Reading the Horus Heresy, Book 4: “The Flight of the Eisenstein” by James Swallow

I know I’m late to the party, but I finally decided to start reading the “Horus Heresy,” a huge series of novels set in the universe of Warhammer 40,000 (though it is set much earlier than the year 40,000). I thought it would be awesome to blog the series as I go. With more than 50 novels and many, many short stories, there will be a lot of posts in this series (I doubt I’ll get to all the short stories). I’m reading the series in publication order unless otherwise noted. There will be SPOILERS from the books discussed as well as previous books in the series. Please DO NOT SPOIL later books in the series.

The Flight of the Eisenstein by James Swallow

Galaxy in Flames showed the true breakout of the Heresy and the violence that almost immediately ensued. Here, with Eisenstein, we find that the Heresy is truly breaking out and follow the path of this ship as we see whether the knowledge of the Heresy can get back to the Emperor in time.

The premise is really intense, as is the setup. Will the Eisenstein escape? What bigger ramifications will it have? The book weighs in at over 400 pages, so I went in expecting that we’d see the ship escape as well as some of the ripple effects of that. But a huge portion of the book is spent just on buildup to whether the Eisenstein will truly figure out what’s happening or not, and then on whether they get away. This leaves only the last small portion of the book to deal with any ramifications.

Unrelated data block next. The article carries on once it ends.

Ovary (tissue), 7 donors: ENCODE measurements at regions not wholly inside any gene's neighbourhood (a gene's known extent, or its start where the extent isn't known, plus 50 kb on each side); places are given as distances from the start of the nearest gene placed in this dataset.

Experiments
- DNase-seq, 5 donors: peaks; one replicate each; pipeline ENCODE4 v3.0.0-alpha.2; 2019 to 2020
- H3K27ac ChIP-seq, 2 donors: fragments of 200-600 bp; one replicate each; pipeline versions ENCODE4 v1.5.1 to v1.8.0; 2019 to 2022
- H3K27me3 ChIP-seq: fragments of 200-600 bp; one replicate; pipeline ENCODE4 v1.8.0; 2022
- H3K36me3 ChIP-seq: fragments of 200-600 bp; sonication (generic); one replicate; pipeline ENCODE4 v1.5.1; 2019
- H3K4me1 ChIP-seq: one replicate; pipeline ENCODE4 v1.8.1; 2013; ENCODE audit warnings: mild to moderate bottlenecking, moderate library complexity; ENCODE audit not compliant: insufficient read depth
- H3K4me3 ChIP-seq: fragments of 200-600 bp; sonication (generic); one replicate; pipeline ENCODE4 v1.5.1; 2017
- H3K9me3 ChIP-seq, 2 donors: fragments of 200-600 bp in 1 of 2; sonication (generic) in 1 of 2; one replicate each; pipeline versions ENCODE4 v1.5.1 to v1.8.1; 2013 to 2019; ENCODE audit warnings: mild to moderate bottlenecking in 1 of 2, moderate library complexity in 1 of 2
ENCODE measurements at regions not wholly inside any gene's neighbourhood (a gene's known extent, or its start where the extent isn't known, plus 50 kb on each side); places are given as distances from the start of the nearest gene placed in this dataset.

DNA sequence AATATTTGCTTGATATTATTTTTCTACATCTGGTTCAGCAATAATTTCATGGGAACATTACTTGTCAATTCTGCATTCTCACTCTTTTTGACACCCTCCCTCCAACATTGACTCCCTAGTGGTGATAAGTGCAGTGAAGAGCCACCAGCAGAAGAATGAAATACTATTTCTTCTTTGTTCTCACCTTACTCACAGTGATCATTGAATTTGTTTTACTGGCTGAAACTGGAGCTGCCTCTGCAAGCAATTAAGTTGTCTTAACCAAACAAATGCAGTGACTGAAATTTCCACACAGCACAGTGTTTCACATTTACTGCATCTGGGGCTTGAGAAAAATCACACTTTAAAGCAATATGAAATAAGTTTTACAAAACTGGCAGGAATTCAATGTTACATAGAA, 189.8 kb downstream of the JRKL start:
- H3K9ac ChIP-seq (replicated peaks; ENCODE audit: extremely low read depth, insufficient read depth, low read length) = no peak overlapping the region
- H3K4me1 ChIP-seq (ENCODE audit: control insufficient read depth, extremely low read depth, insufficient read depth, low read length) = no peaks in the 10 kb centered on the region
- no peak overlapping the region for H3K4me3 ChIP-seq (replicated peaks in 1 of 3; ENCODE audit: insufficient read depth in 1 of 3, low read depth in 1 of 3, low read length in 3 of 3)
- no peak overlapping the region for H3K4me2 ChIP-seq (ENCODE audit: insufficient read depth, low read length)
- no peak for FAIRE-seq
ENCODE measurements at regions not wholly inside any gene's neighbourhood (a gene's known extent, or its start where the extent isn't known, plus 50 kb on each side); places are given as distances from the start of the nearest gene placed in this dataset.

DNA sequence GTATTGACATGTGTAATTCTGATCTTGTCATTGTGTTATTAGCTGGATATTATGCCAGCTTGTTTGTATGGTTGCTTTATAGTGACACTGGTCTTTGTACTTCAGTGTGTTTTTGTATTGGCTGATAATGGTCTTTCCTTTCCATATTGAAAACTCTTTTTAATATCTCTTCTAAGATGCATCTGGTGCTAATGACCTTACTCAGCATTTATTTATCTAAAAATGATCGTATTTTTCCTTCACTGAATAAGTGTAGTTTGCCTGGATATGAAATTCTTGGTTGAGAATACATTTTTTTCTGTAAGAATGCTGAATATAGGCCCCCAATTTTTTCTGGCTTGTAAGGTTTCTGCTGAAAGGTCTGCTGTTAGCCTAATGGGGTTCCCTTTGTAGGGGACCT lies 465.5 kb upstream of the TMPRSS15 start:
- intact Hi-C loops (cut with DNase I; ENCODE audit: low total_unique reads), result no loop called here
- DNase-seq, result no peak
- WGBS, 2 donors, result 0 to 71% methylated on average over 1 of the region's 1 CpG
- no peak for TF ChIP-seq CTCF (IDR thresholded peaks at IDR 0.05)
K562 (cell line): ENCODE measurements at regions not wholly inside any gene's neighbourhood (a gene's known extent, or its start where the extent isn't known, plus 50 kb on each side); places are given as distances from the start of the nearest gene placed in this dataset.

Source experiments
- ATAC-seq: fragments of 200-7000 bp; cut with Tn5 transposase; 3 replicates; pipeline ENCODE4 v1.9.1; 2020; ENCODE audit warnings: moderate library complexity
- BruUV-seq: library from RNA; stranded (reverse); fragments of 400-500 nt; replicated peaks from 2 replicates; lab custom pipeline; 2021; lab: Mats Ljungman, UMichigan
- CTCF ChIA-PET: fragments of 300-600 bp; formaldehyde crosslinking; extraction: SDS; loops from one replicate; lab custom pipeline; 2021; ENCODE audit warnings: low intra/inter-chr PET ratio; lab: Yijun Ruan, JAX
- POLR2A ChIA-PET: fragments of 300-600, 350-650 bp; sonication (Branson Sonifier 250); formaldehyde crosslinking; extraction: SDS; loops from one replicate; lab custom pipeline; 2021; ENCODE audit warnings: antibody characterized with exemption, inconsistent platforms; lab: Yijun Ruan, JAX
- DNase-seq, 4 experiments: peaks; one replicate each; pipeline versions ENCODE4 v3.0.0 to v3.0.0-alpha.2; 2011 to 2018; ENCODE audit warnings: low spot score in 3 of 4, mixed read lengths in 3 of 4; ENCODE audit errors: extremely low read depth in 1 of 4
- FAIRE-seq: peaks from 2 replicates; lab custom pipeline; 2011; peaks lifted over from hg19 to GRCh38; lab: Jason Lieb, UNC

As I read this book, it felt very much like the first 300 pages could have just as easily been a short story. It reads as being very dragged out, with each scene dragging on longer than it needed to. The last 100 pages or so, though, were totally awesome. The building up of Garro as a character is really awesome, as were the scenes featuring the “Lord of the Flies.” The incredulity Garro and others had to face in the face of the Imperial authorities is believable, though I also wonder if there’s more going on behind the scenes than we get to find out in this book.

Really, what would have improved the book, in my opinion, would have been shaving off about 100 pages and increasing the action. Large portions of the book are spent with characters debating the next course of action, and that drags it down. The last section, though, made the book well-worth reading. I enjoyed it immensely at the end, and look forward to finding out what comes next.

Links

Horus Heresy and Warhammer/40K Hub– All my posts on the Horus Heresy, as well as books throughout the Warhammer and 40K universe can be found here.

J.W. Wartick- Always Have a Reason– Check out my “main site” which talks about philosophy of religion, theology, and Christian apologetics (among other random topics). I love science fiction so that comes up integrated with theology fairly frequently as well. I’d love to have you follow there, too!

Be sure to follow me on Twitter for discussion of posts, links to other pages of interest, random talk about theology/philosophy/apologetics/movies/scifi/sports and more!

SDG.